Wright say that the gospels could have been written as late the 80's AD. He admits nobody knows and that some experts date them to 90 AD. This forces him to make an eccentric and fanciful and ignorant case for saying this does not matter. He needs to make the problem of the late authorship of the gospels vanish away for accounts appearing long after the event normally can't be taken very seriously. He claims the resurrection stories bear traces of being unchanged from the time of the resurrection. Christians have no choice but to use the kind of methods he uses otherwise all is lost. The fact remains that he only thinks there are no traces of change but other scholars agree. Opinion is not enough to base a religion on considering how demanding the religion is and how religion leads to violence.

 

Wright says that it is odd that the New Testament says Jesus rose according to the Old Testament scriptures but never mentions what scriptures from the Old Testament it means (page 206). He says the resurrection stories were early because they appeared before the Church developed a need to satisfy critics that the resurrection was prophesised by the scriptures. But the New Testament would have had certain scriptures in mind and just didn't mention them meaning people should look them up themselves. Wright reads far too much into the silence.

 

Paul perhaps needed the texts to convince the Jews that Jesus rose in his letters. He didn't use them either. Nothing should be read into the silence except perhaps that the texts don't work and the gospels are lying when they say there are texts that predict the resurrection of Jesus.

 

The Book of Acts says the apostles used certain texts to make it seem the resurrection was predicted and it quotes those texts. The apostles used them soon after the resurrection. If Wright is consistent then he must dismiss these stories as lies or too legendary. Wright knows his readers are mostly biased to follow Christianity so all he needs to do is make the faith look possibly and or probably true. He knows they won't look too close. This is what theologians and clergy have been doing for centuries.

 

He says it is odd how the resurrection visions have not been influenced by the narrative in Daniel 12 the only really important resurrection text in the Old Testament which speaks of resurrection bodies as shining like the stars. So we are to believe that just because the gospels and the early Church didn't tell us or leave a record that Daniel 12 didn't put the idea that the resurrection body is very different from the ordinary body in its head. He doesn't want to admit that reading it enough and forgetting where it was read and not caring was enough to inspire the Christian doctrine of the resurrection body. We have seen how he wants you to think the Christians learned it from the resurrection visions of Jesus as it was too odd and new to have come about any other way!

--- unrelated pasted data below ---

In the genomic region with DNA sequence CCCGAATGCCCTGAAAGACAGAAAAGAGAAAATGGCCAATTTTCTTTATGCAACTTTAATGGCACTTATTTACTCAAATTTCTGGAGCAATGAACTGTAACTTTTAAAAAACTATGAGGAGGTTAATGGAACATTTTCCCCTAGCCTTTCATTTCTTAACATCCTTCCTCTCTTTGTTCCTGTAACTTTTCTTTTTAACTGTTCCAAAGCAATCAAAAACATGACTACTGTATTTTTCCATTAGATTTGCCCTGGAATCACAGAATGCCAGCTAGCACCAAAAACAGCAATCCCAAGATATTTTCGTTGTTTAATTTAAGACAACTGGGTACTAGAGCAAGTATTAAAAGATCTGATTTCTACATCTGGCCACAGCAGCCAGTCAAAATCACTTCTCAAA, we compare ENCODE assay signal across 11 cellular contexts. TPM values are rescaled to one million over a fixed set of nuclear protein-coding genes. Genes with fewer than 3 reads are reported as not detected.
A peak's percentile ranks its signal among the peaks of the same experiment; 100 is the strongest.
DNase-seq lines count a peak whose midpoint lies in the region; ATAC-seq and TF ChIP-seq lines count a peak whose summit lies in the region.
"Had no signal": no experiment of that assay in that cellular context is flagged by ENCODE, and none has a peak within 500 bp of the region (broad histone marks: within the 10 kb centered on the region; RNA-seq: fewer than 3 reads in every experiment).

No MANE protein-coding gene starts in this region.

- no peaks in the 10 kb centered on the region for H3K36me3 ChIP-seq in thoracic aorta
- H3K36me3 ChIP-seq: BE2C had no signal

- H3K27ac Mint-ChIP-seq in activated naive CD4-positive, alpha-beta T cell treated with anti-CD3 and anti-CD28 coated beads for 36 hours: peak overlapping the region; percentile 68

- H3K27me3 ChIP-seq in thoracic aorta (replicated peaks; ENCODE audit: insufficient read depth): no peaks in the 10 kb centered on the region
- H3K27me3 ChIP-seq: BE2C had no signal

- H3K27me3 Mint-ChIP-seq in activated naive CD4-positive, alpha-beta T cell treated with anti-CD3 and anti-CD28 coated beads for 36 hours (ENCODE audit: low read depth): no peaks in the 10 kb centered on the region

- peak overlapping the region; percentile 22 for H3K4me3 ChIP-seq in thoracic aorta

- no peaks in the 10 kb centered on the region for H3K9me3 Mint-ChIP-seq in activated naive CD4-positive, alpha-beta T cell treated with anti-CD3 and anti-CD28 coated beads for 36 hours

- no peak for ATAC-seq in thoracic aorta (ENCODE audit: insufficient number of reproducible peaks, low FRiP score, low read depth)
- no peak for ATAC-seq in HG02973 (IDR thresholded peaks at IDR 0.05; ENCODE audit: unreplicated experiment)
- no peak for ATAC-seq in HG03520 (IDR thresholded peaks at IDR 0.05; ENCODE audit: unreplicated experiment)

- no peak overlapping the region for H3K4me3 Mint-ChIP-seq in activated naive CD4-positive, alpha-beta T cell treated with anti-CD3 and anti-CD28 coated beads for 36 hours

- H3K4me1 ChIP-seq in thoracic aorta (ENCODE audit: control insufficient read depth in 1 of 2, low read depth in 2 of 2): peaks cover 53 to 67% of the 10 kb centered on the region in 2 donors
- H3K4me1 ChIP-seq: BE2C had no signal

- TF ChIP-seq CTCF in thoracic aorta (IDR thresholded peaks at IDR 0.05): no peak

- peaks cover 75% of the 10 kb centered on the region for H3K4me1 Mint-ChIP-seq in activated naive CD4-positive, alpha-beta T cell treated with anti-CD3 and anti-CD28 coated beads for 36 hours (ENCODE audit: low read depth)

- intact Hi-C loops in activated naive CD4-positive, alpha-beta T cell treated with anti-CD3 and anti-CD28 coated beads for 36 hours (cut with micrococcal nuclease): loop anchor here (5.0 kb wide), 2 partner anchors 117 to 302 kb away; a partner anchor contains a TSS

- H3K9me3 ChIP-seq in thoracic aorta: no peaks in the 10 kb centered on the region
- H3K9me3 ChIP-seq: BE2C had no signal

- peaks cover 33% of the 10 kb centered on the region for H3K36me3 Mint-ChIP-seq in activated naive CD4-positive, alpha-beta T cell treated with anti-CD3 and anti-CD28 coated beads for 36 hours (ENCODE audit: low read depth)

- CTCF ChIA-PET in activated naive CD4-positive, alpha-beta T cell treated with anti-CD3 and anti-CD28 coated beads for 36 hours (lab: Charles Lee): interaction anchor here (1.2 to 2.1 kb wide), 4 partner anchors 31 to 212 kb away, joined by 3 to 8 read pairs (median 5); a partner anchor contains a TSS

He argues that the (alleged) non-dependence on Daniel is a sign that these vision stories arose very early and were preserved in the four gospels.  The Bible speaks of Jesus shining like a star before his resurrection at the transfiguration. It simply for the most part does not say if Jesus shone or not after. However, the Book of Acts shows Wright to be lying to strengthen his case. Acts speaks of Paul seeing Jesus as a light and Paul was left blinded. The Book of Revelation describes the Risen Christ as being full of light and even carrying stars in his hand. The authors could use whatever source they wished about resurrection. Their not using Daniel 12 means nothing. They assumed their readers knew the Old Testament well or could read it. You may as well say that if I don't mention some popular book at this point that debunks the resurrection that I didn't consider that book any good!

 

He says on page 206 that if the resurrection tales were made up then we can't explain how the inventers put women in as the original witnesses. Women were not regarded as reliable so their being in the story proves the story was not invented but true (page 207). But the gospels were written for people who refused to adhere any longer to the outdated nonsense and unscriptural tradition that a woman was no good as a witness. And besides there were no men about when Jesus supposedly rose and appeared at the start so in a case like that female witnesses were acceptable. The Jews favoured male testimony but they regarded female testimony as highly when there as no male alternative.

 

He argues on page 208 that the resurrection stories indicate that Jesus was who and what he said he was for he rose and there is no trace of the later idea started by Paul that if Jesus rose we will rise too. Wright takes this silence as evidence of the early origin of the stories. Wright does not take the non-partisan silence about Jesus Christ to be evidence that Jesus never lived. People who should have mentioned Jesus did not. Here he expects short gospel accounts to mention the idea that Jesus rose to show us we will rise too if they were made up. And this despite the fact they had no need to. Perhaps the authors simply never thought of it.

 

Wright should realise that parapsychologists verify the paranormal have been proven wrong despite putting forward cases that seem very strong. If they can be wrong despite their powers of observation and reasoning not to mention their training why should we listen to some sketchy accounts from the first century according to which ordinary people supposedly saw the risen Jesus? Eyewitness testimony even on the spot is horrendously unreliable (page 179, God the Failed Hypothesis).

 

Wright utterly fails to make Christianity credible! How can it ever be credible when the religion is based on the lie that hating the sin is not personal? It feels personal. You hate the sinner in so far as you hate the sinner. You can't wish evil and judgement on a sin but on a sinner! This lie proves that the idea of an all-good God who loves sinners is impossible. Those who say they hate their father's alcoholism though they love him do not mean real hatred. They want to cure the alcoholism and do not see it as something to wish evil and judgement on.

 

Conclusion

 

The case for Jesus having a magic body is pure speculation. The bottom falls out of the Christian hope for a miracle and immortal and beautiful body patterned after that of Jesus.